MedImmune has record quarterly revenue

However, one-time costs from purchase of Aviron result in $1.1 billion loss

April 26, 2002|By Dan Thanh Dang | Dan Thanh Dang,SUN STAFF

MedImmune Inc., a Gaithersburg company that develops drugs for infections and autoimmune diseases, said yesterday that it had record first-quarter revenue, though one-time costs from its purchase of California-based Aviron resulted in a $1.1 billion loss.

The loss amounted to $4.53 per share. That compared with earnings of $78.7 million, or 36 cents per share, for the same period in 2001. Excluding one-time items related to the Aviron acquisition, cash earnings were $74 million, or 29 cents per share, for the three months that ended March 3, meeting expectations of analysts surveyed by Thompson Financial/First Call.

Revenue - driven by strong sales of Synagis, a treatment for infant lung infections - increased 34 percent to $330 million from $245 million in the first quarter of 2001.

"They had a terrific quarter. From a cash earnings perspective, they did report a profit," said Ron Renaud, senior analyst at Bear Stearns Cos. "The biotech sector right now has traded under a big cloud of uncertainty because a lot of products are being held up at the U.S. Food and Drug Administration, which has been asking for more details and scrutinizing products more.

"But the outlook for MedImmune's next product, FluMist, is pretty strong. If it gets approved, we expect MedImmune to be one of the better-performing biotechnology stocks. We're optimistic that it'll be approved in time for the next flu season."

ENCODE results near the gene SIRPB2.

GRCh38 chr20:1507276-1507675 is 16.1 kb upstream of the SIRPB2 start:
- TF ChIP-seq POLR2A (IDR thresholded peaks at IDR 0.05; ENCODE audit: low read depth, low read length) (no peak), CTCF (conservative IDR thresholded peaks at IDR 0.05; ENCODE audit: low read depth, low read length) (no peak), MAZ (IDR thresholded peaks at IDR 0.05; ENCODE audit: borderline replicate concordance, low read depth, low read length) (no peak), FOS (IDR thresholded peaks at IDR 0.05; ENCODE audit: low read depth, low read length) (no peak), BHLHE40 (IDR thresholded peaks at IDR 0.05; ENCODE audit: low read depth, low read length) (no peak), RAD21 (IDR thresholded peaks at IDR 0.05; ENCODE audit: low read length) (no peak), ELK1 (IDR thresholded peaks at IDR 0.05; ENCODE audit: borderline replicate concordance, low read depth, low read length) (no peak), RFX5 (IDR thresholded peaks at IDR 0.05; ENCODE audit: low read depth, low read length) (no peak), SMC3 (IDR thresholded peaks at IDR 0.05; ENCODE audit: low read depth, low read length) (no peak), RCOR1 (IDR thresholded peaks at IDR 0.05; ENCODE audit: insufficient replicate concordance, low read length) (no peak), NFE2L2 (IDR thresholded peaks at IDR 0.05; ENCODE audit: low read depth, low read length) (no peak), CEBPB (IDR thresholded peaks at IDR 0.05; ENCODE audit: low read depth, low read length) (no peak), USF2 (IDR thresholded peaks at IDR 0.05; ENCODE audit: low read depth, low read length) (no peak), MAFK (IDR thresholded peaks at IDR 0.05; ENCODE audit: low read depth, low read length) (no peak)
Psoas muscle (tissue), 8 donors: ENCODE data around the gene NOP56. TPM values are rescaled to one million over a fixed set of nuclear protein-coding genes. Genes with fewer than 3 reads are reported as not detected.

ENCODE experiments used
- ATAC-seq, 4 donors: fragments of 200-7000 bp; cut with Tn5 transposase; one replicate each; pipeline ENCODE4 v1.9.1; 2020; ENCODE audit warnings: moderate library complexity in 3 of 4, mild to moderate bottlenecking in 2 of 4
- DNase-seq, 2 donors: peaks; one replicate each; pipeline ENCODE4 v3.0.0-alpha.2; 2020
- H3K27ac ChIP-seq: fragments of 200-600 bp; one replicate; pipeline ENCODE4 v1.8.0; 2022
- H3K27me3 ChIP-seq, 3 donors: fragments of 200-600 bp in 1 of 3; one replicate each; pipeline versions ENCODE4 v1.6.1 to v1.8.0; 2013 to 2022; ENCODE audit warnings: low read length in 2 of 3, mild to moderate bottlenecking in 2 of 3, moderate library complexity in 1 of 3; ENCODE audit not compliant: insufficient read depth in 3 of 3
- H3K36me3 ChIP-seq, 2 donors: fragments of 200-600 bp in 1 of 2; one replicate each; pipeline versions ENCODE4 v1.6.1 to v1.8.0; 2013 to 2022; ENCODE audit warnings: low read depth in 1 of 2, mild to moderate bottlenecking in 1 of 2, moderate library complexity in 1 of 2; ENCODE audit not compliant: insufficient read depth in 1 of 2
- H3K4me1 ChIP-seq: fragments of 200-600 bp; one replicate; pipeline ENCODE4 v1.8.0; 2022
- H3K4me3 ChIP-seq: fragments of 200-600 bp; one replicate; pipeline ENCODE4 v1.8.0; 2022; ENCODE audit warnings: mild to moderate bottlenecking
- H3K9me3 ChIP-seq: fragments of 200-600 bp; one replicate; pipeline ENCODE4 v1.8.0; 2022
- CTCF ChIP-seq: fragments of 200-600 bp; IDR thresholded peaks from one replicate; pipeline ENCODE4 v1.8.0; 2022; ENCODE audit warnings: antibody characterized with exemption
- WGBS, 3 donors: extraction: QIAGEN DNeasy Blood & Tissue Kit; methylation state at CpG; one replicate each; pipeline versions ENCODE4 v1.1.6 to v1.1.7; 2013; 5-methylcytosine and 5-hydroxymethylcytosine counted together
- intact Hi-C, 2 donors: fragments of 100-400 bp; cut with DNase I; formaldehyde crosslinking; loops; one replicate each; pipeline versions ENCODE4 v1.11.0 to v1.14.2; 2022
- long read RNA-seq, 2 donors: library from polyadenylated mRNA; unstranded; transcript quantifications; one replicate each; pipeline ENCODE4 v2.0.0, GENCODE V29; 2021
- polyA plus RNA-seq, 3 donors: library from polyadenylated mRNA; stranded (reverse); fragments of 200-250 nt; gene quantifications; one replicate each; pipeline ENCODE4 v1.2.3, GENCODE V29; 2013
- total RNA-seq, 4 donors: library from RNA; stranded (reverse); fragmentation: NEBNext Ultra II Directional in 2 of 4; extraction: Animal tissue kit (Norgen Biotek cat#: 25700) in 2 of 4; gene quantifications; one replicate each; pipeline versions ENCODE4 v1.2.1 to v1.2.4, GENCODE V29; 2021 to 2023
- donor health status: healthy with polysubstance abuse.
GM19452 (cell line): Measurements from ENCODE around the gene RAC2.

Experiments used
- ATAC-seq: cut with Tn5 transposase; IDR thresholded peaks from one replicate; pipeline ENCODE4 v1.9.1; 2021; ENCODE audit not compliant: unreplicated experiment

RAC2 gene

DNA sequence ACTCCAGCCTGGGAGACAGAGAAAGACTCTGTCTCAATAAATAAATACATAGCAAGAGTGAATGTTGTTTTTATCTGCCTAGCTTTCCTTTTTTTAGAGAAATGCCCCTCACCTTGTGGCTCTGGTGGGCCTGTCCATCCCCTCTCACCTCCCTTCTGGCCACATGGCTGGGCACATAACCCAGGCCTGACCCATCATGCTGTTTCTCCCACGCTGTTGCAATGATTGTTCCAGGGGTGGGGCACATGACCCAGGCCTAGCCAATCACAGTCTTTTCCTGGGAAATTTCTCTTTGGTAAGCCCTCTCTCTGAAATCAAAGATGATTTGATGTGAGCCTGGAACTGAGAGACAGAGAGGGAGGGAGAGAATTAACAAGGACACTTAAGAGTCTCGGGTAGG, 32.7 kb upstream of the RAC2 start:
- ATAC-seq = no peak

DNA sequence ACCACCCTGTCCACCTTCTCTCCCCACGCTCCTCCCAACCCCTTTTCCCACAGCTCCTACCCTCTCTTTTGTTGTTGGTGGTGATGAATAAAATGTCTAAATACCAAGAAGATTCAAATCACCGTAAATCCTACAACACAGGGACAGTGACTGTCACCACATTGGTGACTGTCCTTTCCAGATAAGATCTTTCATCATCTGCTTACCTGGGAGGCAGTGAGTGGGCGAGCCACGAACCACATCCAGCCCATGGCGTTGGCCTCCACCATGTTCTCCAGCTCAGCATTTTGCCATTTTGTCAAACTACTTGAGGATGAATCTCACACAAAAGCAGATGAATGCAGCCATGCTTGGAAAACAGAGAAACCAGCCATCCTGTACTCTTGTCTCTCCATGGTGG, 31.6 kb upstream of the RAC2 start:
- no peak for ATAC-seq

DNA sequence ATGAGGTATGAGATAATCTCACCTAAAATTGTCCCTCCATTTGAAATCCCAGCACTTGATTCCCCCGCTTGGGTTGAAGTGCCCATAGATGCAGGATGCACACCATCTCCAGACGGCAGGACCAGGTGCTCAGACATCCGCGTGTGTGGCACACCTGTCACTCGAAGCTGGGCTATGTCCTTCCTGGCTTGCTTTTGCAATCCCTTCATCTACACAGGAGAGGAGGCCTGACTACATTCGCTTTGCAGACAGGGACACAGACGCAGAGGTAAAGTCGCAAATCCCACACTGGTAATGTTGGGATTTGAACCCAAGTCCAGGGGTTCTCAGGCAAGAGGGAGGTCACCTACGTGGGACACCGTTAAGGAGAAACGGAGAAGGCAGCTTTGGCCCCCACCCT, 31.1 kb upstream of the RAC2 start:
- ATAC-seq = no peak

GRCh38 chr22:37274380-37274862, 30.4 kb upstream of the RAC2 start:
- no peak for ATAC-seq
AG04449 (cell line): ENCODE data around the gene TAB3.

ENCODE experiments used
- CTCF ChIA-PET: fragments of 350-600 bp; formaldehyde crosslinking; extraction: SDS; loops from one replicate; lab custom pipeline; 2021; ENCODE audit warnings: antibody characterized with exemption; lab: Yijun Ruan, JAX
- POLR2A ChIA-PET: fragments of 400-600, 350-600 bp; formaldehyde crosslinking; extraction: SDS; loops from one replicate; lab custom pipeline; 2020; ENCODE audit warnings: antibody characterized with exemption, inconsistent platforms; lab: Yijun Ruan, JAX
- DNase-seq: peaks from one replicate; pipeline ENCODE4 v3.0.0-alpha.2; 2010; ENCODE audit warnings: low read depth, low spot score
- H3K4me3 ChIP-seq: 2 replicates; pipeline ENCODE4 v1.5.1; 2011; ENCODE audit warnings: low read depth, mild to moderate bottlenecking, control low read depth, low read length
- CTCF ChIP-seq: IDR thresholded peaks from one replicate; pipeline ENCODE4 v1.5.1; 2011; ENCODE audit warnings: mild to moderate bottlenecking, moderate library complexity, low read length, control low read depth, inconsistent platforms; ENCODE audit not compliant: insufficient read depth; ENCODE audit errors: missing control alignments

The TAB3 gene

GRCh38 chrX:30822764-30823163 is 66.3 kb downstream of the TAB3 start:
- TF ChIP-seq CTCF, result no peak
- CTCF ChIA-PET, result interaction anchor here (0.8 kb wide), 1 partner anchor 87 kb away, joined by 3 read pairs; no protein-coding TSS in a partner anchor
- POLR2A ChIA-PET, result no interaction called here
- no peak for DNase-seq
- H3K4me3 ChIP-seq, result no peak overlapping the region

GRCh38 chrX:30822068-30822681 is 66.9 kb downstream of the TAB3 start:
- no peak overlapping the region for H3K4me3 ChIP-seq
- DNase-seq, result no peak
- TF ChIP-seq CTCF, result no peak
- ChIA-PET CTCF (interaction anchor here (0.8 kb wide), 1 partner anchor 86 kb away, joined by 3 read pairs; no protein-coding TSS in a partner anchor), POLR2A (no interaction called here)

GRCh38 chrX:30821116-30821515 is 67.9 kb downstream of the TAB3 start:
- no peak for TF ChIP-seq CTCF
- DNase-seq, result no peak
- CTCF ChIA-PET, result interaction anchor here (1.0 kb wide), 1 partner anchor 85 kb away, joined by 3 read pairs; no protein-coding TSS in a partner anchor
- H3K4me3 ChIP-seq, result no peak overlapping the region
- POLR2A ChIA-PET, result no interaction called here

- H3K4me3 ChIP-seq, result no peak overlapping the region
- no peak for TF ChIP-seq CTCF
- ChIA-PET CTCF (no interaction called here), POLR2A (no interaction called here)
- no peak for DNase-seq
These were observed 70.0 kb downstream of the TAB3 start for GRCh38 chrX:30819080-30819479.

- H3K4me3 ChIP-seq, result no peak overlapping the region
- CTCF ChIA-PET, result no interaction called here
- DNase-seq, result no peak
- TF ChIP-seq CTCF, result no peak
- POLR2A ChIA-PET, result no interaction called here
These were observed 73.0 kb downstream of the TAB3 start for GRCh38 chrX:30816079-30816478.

The FDA is expected to make a decision by July 10 on FluMist, a nasally administered flu vaccine that the company acquired when it bought Aviron for $1.7 billion in stock.

Shares of MedImmune closed at $34.59 on the Nasdaq stock market, down 42 cents.

During an analysts conference yesterday morning, MedImmune's Chief Executive Officer David M. Mott said, "I'm pleased to report that 2002 has started out very well. Both Synagis and Ethyol are running well ahead of our expectations, boosting our confidence and our ability to achieve our long-term objectives for these products. ... We are making excellent progress toward being ready to launch FluMist."

Product sales grew 36 percent to $321 million in the first quarter of this year from $235 million in the same period in 2001. Sales of Synagis, which has been approved for marketing in Japan, hit $293 million, up 33 percent from $221 million in the first quarter of 2001.

Sales of Ethyol, a treatment to protect chemotherapy patients from certain toxic side effects, were $18 million.

The company projected that second-quarter earnings would be lower than in the first quarter because sales of Synagis occur primarily during the fourth and first quarters. The "seasonality of Synagis," Mott said, will result in a cash loss in the second quarter of 12 cents to 13 cents per share. MedImmune is predicting revenue of $55 million to $60 million.

Company officials also said FluMist has the potential to generate almost $1 billion in sales, but if it fails to get FDA approval in time for this year's flu season, $100 million of assumed revenue for 2002 would be eliminated.

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